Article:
Death in Paradise (A Henrie O Mystery)
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Henrie O has experienced much sadness and loss in her life--yet nothing more tragic than the sudden death six years ago of her beloved newspaperman husband, Richard, on the Hawaiian island of Kauai. Then, on a brisk March morning, a package arrives by courier that shatters her fragile peace of mind--a chilling message that claims Richard's fatal fall from a towering island cliff was no accident. It was murder.
It is news that enrages the normally self-contained Henrie 0, and a summons she cannot ignore, as she follows cryptic clues and her infallible instincts to a secret-shrouded tropic Eden--a lush and verdant Pacific paradise where giant palm fronds hide evil deeds from inquisitive eyes and the soft, salt scented ocean breeze whispers of treachery and death. At the lavish mountaintop estate of Belle Ericcson--where Richard spent the final days of his life--and in the company of the fabulously wealthy matriarch's large, extended clan, Henrie is privy to the rumors that have torn Belle's family apart: terrible allegations of greed and jealousy; of treachery, adultery, abuse...and of a mystery that surrounds the kidnap-slaying of Belle's eldest child, CeeCee, which may have been what called Richard Collins to Kauai and to his death.
Henrie O's anger and pain--her duty to the past and to the cherished memory of the man she dearly loved--have brought her to this island of breathtaking, lethal beauty. But her unwavering determination to uncover the truth in a house of lies may ensure that she never leaves. Because the deaths did not begin with Richard Collins, nor have they ended there. And the closer she gets to unmasking her husband's assassin, the more frighteningly apparent it becomes that someone's dark and enduring homicidal passions have not yet been fully satisfied.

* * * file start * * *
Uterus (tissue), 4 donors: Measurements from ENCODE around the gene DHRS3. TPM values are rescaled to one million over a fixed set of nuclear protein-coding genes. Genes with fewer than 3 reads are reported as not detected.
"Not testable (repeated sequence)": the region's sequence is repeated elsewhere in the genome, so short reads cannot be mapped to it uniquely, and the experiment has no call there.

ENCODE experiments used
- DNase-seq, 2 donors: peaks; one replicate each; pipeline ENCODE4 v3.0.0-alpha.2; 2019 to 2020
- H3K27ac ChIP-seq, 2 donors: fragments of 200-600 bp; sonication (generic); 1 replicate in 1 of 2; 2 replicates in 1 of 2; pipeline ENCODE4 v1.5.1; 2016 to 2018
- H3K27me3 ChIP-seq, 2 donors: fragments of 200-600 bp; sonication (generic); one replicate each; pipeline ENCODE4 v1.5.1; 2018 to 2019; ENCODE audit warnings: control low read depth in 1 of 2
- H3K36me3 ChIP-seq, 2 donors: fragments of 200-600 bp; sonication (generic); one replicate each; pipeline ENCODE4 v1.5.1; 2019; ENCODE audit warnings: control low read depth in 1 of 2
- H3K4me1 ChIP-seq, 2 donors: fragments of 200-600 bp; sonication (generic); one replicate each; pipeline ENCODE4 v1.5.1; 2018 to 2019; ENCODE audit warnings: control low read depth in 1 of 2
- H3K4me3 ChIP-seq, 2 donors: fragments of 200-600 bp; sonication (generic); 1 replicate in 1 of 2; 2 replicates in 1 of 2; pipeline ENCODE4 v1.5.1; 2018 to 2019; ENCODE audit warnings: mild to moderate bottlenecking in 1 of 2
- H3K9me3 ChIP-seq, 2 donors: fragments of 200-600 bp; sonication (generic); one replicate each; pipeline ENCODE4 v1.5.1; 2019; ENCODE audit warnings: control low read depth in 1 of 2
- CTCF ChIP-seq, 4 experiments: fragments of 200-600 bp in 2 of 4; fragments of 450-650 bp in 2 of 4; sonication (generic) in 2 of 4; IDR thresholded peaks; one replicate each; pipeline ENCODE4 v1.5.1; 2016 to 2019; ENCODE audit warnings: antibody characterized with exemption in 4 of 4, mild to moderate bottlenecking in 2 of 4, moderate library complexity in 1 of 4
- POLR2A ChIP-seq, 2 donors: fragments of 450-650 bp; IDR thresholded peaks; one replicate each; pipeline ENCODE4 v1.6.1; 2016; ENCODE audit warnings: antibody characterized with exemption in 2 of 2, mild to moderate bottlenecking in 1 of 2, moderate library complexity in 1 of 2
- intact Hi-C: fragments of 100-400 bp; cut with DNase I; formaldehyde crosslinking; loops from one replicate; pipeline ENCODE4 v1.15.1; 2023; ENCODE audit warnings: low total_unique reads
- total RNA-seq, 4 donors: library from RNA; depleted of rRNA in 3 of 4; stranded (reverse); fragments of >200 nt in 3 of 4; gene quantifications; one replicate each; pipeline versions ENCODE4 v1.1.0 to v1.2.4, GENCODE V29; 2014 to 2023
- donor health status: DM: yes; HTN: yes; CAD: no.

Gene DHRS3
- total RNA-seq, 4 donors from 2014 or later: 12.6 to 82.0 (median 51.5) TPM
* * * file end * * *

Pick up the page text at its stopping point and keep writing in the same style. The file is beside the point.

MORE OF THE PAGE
who?" "One of them. I don't know which. CeeCee Burke disappeared from Belle's lakefront home. One year later my husband—Richard Collins—went to Kauai because he'd learned who killed CeeCee." I knew this had to be true. Something that Johnnie Rodriguez told Richard revealed the kidnapper. If all went well, I'd have the same knowledge after I talked to Johnnie Rodriguez. "They said Richard fell to his death. I think he was pushed." He flipped my card, glanced at the name. "Collins. The newspaper
left I would eventually fetch up beneath the lanai to my suite. I looked to my right. The cliff jutted out here. The path curved out of sight. I picked my way carefully along the cliff face. As I came around the curve, I looked up to see yet another lanai, the last one. I was deep in shadow. A sum, imperious figure stood near the railing. "... want you to find out everything about her. Everything. What she's been doing these past years. What kind of person she is." Belle's light, clear,
never misses a meal. And a bottle of Dom Perignon. Okay, Wethter, I'll play the game. But the picnic better be damn good/ " "Why did you involve Johnnie?" "To make it more fun. We wore handkerchief masks like bad guys in the old cowboy movies. CeeCee got a kick out of that." "Later, did you and Johnnie ever talk about what happened?" "Just once. I told him it must have been planned by some crooks who knew all about the kids. We decided we couldn't go to the police. We didn't think anybody
that?" "I suppose it wasn't common knowledge." "No." Peggy picked up a corner of the towel, pleated it in her fingers. "They had a thing for each other." There was a tiny edge of envy in her voice. "But CeeCee simply couldn't face Belle. Not about Wheeler. Because Belle always made so much fuss about the great, wonderful family. I told CeeCee over and over that Wheeler wasn't her brother. I mean, that's silly. They were teenagers when they met. And that's what happened, of course. Right from
you swear to me, Lester, do you swear on the night we met outside the bar in Saigon, do you swear to me that you don't know what happened to CeeCee?" Their eyes met and held. "Belle, I swear to you, I don't know what happened." I heard the faintest, telltale emphasis on the third from last word. "Lester—" The cry was wrung from me. They both turned toward me. I knew even as I reached out toward him that this moment was exacting a dreadful toll from Lester Mackey. His face was white and